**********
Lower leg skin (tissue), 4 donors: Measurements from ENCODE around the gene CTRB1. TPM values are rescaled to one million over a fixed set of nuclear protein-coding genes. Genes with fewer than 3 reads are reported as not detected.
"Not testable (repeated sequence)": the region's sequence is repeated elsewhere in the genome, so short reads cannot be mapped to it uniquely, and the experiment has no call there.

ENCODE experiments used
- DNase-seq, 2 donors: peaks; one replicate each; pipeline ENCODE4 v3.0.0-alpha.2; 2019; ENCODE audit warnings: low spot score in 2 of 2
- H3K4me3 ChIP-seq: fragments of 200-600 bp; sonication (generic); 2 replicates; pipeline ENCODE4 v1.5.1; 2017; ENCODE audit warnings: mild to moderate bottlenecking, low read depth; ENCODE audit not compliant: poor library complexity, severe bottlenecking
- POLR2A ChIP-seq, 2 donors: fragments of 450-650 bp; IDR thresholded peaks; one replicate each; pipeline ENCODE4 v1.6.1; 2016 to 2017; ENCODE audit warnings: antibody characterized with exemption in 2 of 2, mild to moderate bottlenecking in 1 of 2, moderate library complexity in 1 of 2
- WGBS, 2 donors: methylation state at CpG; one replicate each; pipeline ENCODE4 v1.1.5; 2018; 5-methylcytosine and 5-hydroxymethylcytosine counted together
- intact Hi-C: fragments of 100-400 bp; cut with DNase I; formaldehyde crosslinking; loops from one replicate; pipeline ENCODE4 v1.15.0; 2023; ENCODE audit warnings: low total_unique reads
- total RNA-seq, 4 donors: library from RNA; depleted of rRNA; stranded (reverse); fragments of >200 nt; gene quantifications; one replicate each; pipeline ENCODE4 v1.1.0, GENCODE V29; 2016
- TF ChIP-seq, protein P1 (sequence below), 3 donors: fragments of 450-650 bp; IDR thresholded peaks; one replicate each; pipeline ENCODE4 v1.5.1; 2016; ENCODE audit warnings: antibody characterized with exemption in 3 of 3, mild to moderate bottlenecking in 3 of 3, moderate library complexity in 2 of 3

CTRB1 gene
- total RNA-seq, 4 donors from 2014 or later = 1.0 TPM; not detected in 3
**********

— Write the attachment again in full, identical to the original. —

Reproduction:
Lower leg skin (tissue), 4 donors: Measurements from ENCODE around the gene CTRB1. TPM values are rescaled to one million over a fixed set of nuclear protein-coding genes. Genes with fewer than 3 reads are reported as not detected.
"Not testable (repeated sequence)": the region's sequence is repeated elsewhere in the genome, so short reads cannot be mapped to it uniquely, and the experiment has no call there.

ENCODE experiments used
- DNase-seq, 2 donors: peaks; one replicate each; pipeline ENCODE4 v3.0.0-alpha.2; 2019; ENCODE audit warnings: low spot score in 2 of 2
- H3K4me3 ChIP-seq: fragments of 200-600 bp; sonication (generic); 2 replicates; pipeline ENCODE4 v1.5.1; 2017; ENCODE audit warnings: mild to moderate bottlenecking, low read depth; ENCODE audit not compliant: poor library complexity, severe bottlenecking
- POLR2A ChIP-seq, 2 donors: fragments of 450-650 bp; IDR thresholded peaks; one replicate each; pipeline ENCODE4 v1.6.1; 2016 to 2017; ENCODE audit warnings: antibody characterized with exemption in 2 of 2, mild to moderate bottlenecking in 1 of 2, moderate library complexity in 1 of 2
- WGBS, 2 donors: methylation state at CpG; one replicate each; pipeline ENCODE4 v1.1.5; 2018; 5-methylcytosine and 5-hydroxymethylcytosine counted together
- intact Hi-C: fragments of 100-400 bp; cut with DNase I; formaldehyde crosslinking; loops from one replicate; pipeline ENCODE4 v1.15.0; 2023; ENCODE audit warnings: low total_unique reads
- total RNA-seq, 4 donors: library from RNA; depleted of rRNA; stranded (reverse); fragments of >200 nt; gene quantifications; one replicate each; pipeline ENCODE4 v1.1.0, GENCODE V29; 2016
- TF ChIP-seq, protein P1 (sequence below), 3 donors: fragments of 450-650 bp; IDR thresholded peaks; one replicate each; pipeline ENCODE4 v1.5.1; 2016; ENCODE audit warnings: antibody characterized with exemption in 3 of 3, mild to moderate bottlenecking in 3 of 3, moderate library complexity in 2 of 3

CTRB1 gene
- total RNA-seq, 4 donors from 2014 or later = 1.0 TPM; not detected in 3